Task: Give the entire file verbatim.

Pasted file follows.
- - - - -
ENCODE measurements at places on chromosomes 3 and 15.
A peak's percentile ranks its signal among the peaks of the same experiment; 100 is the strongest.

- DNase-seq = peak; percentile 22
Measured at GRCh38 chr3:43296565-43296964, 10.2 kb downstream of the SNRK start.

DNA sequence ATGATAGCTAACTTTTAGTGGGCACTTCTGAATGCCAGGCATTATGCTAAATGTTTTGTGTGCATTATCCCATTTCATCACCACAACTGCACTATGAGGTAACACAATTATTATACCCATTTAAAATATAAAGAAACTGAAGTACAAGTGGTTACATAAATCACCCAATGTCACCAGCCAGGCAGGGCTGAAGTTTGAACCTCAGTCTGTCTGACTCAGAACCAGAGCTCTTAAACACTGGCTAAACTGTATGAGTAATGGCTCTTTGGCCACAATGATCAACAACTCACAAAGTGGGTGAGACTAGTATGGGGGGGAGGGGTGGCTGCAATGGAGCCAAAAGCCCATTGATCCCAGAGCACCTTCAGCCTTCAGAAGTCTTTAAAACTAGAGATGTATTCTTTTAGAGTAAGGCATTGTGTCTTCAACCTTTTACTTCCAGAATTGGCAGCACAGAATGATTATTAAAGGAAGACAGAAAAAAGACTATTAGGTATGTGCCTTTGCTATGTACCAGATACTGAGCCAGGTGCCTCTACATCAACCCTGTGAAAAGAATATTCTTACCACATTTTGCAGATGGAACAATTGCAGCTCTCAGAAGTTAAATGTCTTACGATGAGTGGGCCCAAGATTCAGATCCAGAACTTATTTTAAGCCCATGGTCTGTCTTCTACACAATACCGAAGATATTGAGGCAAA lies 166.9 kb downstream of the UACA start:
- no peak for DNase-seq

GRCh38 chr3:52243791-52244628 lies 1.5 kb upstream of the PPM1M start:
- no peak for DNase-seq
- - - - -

ENCODE measurements at places on chromosomes 3 and 15.
A peak's percentile ranks its signal among the peaks of the same experiment; 100 is the strongest.

- DNase-seq = peak; percentile 22
Measured at GRCh38 chr3:43296565-43296964, 10.2 kb downstream of the SNRK start.

DNA sequence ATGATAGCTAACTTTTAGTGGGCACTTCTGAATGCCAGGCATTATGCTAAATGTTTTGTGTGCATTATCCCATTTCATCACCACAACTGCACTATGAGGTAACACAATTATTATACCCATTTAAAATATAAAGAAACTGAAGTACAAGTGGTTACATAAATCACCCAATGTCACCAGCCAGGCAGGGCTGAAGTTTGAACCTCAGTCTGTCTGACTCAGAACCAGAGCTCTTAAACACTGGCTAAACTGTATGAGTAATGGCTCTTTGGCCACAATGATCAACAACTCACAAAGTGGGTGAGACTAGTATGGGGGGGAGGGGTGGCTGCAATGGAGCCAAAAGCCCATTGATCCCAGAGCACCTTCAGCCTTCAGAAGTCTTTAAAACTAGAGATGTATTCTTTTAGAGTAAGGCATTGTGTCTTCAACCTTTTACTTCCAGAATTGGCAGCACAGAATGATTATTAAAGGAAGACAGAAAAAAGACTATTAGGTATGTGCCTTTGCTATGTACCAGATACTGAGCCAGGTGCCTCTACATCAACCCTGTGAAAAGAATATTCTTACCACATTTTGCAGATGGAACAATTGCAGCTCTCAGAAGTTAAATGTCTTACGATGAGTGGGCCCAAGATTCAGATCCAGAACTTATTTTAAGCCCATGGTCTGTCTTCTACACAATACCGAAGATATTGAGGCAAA lies 166.9 kb downstream of the UACA start:
- no peak for DNase-seq

GRCh38 chr3:52243791-52244628 lies 1.5 kb upstream of the PPM1M start:
- no peak for DNase-seq